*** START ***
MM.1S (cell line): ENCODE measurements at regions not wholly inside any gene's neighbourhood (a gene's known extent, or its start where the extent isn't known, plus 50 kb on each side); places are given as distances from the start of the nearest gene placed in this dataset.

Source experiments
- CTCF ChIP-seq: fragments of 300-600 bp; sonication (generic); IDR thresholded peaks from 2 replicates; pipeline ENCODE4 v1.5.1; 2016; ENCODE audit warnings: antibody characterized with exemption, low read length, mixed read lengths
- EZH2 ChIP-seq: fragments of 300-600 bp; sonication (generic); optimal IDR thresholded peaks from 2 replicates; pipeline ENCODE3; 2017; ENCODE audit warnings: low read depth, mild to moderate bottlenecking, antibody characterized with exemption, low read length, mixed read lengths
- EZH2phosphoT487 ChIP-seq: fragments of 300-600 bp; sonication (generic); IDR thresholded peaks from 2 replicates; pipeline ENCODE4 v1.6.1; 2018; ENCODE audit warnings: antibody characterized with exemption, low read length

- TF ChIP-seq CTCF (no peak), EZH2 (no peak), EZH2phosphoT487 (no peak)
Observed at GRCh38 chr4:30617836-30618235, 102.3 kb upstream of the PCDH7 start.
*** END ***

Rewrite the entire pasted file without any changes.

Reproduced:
MM.1S (cell line): ENCODE measurements at regions not wholly inside any gene's neighbourhood (a gene's known extent, or its start where the extent isn't known, plus 50 kb on each side); places are given as distances from the start of the nearest gene placed in this dataset.

Source experiments
- CTCF ChIP-seq: fragments of 300-600 bp; sonication (generic); IDR thresholded peaks from 2 replicates; pipeline ENCODE4 v1.5.1; 2016; ENCODE audit warnings: antibody characterized with exemption, low read length, mixed read lengths
- EZH2 ChIP-seq: fragments of 300-600 bp; sonication (generic); optimal IDR thresholded peaks from 2 replicates; pipeline ENCODE3; 2017; ENCODE audit warnings: low read depth, mild to moderate bottlenecking, antibody characterized with exemption, low read length, mixed read lengths
- EZH2phosphoT487 ChIP-seq: fragments of 300-600 bp; sonication (generic); IDR thresholded peaks from 2 replicates; pipeline ENCODE4 v1.6.1; 2018; ENCODE audit warnings: antibody characterized with exemption, low read length

- TF ChIP-seq CTCF (no peak), EZH2 (no peak), EZH2phosphoT487 (no peak)
Observed at GRCh38 chr4:30617836-30618235, 102.3 kb upstream of the PCDH7 start.